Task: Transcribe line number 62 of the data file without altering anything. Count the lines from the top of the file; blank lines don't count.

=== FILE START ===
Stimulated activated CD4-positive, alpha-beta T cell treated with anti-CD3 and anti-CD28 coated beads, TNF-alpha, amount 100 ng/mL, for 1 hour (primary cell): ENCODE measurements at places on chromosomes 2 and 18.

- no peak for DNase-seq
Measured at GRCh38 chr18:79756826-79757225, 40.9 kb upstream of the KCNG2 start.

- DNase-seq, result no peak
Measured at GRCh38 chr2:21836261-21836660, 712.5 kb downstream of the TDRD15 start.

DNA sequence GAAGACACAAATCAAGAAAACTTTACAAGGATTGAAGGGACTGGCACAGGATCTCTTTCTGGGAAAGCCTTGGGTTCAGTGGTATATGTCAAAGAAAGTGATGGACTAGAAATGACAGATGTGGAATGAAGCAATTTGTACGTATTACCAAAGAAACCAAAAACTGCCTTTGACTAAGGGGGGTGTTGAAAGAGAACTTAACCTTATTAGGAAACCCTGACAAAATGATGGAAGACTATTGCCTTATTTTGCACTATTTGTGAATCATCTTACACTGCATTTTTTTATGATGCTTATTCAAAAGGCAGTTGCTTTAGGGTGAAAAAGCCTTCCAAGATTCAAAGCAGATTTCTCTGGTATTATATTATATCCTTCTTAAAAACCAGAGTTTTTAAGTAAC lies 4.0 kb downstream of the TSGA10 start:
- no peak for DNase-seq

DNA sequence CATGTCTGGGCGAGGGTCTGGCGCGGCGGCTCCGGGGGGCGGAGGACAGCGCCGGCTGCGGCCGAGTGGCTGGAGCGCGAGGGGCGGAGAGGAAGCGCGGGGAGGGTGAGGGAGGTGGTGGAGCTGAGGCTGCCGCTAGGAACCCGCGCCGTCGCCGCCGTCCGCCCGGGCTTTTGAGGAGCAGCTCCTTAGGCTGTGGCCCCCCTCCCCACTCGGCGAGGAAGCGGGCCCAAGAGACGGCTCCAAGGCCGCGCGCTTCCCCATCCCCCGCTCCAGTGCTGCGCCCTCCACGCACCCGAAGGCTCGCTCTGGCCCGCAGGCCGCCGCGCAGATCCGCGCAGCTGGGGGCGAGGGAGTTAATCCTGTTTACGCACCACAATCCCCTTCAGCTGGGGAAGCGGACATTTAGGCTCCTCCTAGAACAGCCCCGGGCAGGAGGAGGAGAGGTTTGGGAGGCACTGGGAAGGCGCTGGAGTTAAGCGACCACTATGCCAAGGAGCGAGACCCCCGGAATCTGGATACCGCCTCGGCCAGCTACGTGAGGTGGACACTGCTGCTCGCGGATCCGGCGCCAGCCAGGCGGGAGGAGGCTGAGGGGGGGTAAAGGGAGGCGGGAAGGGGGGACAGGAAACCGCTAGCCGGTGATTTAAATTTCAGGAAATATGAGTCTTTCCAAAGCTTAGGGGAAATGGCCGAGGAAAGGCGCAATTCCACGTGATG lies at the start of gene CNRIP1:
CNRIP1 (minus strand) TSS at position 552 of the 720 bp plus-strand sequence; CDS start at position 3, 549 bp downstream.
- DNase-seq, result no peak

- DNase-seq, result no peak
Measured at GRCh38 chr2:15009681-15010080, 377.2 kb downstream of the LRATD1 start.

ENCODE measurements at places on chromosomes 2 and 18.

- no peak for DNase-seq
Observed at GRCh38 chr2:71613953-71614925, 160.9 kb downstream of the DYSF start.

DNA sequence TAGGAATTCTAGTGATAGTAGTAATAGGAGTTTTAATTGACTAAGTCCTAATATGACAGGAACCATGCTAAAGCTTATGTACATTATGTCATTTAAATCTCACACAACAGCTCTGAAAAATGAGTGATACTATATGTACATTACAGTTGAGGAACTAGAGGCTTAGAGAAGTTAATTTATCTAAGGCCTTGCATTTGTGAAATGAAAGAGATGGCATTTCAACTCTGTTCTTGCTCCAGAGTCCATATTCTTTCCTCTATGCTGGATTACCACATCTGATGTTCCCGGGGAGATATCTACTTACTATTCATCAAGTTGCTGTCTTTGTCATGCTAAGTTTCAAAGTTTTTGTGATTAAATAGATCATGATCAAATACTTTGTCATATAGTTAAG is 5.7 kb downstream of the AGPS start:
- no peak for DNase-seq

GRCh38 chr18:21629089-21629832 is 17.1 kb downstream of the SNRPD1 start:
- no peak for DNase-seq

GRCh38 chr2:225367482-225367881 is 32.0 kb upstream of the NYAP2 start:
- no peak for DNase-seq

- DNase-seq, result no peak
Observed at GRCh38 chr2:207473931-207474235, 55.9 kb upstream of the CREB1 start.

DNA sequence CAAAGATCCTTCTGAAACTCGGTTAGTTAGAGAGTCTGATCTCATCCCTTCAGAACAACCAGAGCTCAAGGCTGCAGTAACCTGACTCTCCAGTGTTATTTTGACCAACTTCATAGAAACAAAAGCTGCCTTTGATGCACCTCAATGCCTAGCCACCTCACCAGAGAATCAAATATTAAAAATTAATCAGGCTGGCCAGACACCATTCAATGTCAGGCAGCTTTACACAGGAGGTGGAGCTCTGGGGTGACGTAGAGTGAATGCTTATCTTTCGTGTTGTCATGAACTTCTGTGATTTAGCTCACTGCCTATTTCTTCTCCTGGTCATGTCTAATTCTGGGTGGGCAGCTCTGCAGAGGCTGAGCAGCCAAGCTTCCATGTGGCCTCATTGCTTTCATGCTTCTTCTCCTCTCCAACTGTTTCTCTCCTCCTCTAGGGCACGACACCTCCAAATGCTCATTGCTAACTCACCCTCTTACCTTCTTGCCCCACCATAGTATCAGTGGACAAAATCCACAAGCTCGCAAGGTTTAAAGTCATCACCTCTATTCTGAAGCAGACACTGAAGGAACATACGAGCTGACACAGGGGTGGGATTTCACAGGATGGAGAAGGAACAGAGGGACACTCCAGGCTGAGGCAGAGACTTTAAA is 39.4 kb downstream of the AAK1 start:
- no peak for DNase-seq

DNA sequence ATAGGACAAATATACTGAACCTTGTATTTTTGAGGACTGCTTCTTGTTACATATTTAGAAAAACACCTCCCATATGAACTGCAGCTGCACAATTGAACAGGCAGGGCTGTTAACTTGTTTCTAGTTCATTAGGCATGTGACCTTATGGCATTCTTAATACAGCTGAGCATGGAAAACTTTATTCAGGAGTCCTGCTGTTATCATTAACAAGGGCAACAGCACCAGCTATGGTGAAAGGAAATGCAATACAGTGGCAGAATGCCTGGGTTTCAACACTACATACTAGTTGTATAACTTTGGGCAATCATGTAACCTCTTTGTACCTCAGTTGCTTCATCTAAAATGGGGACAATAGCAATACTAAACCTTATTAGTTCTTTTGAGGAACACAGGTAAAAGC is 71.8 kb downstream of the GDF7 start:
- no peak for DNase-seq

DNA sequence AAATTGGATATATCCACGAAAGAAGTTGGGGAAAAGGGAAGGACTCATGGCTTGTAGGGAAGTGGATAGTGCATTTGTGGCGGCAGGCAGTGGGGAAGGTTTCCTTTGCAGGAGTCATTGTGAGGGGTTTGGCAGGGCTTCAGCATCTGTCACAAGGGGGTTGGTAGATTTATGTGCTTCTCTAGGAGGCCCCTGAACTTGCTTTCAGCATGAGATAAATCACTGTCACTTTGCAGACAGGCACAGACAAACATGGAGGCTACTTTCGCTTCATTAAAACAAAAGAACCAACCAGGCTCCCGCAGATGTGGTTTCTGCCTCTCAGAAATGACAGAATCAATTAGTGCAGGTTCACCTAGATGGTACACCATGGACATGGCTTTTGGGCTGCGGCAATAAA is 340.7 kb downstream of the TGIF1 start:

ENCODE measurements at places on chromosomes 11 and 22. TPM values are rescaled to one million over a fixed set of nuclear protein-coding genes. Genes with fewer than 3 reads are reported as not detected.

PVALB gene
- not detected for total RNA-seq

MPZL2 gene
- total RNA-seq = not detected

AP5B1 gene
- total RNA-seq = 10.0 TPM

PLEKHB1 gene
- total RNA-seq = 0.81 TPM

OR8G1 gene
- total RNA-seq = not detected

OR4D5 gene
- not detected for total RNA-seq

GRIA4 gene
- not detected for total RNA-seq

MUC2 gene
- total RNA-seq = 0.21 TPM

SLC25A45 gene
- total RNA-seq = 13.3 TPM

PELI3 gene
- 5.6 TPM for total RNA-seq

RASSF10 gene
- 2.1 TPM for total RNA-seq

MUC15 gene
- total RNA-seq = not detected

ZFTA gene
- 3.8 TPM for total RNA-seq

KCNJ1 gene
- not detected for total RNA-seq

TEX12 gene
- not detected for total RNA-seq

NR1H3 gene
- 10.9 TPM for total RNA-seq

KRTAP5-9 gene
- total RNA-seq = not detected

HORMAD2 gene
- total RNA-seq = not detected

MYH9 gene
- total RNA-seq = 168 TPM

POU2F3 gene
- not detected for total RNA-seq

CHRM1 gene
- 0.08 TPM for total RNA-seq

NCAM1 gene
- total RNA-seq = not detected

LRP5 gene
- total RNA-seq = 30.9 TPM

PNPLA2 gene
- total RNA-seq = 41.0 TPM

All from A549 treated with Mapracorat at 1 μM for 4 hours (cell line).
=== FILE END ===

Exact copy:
KRTAP5-9 gene